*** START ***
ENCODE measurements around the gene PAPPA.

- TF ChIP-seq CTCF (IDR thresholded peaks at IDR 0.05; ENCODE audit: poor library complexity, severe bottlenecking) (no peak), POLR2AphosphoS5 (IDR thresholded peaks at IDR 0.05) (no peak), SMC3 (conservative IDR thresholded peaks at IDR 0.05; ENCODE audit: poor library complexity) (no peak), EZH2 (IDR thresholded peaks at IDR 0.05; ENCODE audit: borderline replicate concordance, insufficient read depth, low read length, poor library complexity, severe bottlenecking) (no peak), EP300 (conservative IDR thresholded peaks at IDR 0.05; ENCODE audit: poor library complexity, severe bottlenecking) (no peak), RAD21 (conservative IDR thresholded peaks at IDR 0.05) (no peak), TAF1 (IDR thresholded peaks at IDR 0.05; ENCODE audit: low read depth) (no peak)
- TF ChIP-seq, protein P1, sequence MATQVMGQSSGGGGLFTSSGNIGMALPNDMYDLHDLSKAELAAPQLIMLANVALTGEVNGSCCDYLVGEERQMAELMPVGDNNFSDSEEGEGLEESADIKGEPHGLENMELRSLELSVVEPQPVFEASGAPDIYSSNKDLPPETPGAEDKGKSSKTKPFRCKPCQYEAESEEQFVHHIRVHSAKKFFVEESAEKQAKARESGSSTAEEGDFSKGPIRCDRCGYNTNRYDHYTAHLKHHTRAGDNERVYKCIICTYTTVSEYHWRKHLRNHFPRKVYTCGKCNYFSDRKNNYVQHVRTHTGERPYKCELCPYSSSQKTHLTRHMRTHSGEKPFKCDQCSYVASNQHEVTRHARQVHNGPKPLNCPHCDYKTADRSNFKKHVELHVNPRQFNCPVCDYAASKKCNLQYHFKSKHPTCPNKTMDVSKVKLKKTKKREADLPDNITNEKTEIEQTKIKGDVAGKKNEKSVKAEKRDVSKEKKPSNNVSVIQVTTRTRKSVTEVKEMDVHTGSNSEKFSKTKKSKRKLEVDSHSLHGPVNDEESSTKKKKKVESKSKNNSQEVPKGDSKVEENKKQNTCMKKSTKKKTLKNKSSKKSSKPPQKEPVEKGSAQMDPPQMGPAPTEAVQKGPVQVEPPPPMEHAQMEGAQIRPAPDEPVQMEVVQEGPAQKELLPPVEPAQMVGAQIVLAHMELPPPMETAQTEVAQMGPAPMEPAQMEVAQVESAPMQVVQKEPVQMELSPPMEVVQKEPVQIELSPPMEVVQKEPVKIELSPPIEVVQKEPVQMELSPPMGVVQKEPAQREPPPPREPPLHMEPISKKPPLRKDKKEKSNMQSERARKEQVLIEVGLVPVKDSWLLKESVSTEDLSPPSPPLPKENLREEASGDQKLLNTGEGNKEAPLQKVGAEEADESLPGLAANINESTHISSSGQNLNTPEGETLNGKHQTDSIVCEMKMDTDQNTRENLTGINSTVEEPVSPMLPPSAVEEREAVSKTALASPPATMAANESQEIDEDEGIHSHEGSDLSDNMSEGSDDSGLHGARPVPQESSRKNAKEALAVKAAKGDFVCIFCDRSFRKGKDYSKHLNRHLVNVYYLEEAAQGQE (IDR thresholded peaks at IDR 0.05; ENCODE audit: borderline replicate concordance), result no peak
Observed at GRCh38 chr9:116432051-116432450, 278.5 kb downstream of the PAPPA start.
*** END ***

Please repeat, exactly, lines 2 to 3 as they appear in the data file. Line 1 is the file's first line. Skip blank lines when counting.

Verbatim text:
- TF ChIP-seq CTCF (IDR thresholded peaks at IDR 0.05; ENCODE audit: poor library complexity, severe bottlenecking) (no peak), POLR2AphosphoS5 (IDR thresholded peaks at IDR 0.05) (no peak), SMC3 (conservative IDR thresholded peaks at IDR 0.05; ENCODE audit: poor library complexity) (no peak), EZH2 (IDR thresholded peaks at IDR 0.05; ENCODE audit: borderline replicate concordance, insufficient read depth, low read length, poor library complexity, severe bottlenecking) (no peak), EP300 (conservative IDR thresholded peaks at IDR 0.05; ENCODE audit: poor library complexity, severe bottlenecking) (no peak), RAD21 (conservative IDR thresholded peaks at IDR 0.05) (no peak), TAF1 (IDR thresholded peaks at IDR 0.05; ENCODE audit: low read depth) (no peak)
- TF ChIP-seq, protein P1, sequence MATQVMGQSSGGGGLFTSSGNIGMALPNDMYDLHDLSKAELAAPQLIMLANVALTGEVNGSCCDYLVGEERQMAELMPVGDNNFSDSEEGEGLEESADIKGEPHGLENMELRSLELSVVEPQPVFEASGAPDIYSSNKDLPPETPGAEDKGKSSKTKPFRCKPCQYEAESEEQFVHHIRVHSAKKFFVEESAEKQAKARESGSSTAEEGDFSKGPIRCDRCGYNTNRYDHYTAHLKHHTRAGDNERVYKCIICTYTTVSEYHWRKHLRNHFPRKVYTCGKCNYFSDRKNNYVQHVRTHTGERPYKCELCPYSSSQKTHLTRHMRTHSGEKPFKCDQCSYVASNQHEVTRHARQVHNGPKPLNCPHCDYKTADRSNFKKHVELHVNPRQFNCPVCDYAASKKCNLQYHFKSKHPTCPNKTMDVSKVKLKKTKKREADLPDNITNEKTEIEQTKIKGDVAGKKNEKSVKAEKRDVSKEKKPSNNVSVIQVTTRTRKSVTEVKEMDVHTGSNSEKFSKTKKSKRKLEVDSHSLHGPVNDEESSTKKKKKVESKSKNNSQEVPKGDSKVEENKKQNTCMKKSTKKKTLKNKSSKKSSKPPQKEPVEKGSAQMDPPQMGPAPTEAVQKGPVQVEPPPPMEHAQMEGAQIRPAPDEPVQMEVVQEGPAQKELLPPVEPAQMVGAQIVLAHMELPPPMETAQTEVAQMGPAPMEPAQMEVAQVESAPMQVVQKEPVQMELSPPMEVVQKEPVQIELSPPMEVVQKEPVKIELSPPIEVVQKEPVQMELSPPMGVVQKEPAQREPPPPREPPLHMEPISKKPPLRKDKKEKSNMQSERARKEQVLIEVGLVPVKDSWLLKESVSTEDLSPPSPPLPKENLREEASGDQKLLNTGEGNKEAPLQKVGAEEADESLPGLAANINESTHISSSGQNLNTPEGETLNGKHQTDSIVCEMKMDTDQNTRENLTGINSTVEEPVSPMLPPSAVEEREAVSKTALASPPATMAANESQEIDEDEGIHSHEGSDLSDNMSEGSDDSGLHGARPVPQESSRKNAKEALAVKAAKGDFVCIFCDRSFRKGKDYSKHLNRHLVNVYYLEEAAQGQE (IDR thresholded peaks at IDR 0.05; ENCODE audit: borderline replicate concordance), result no peak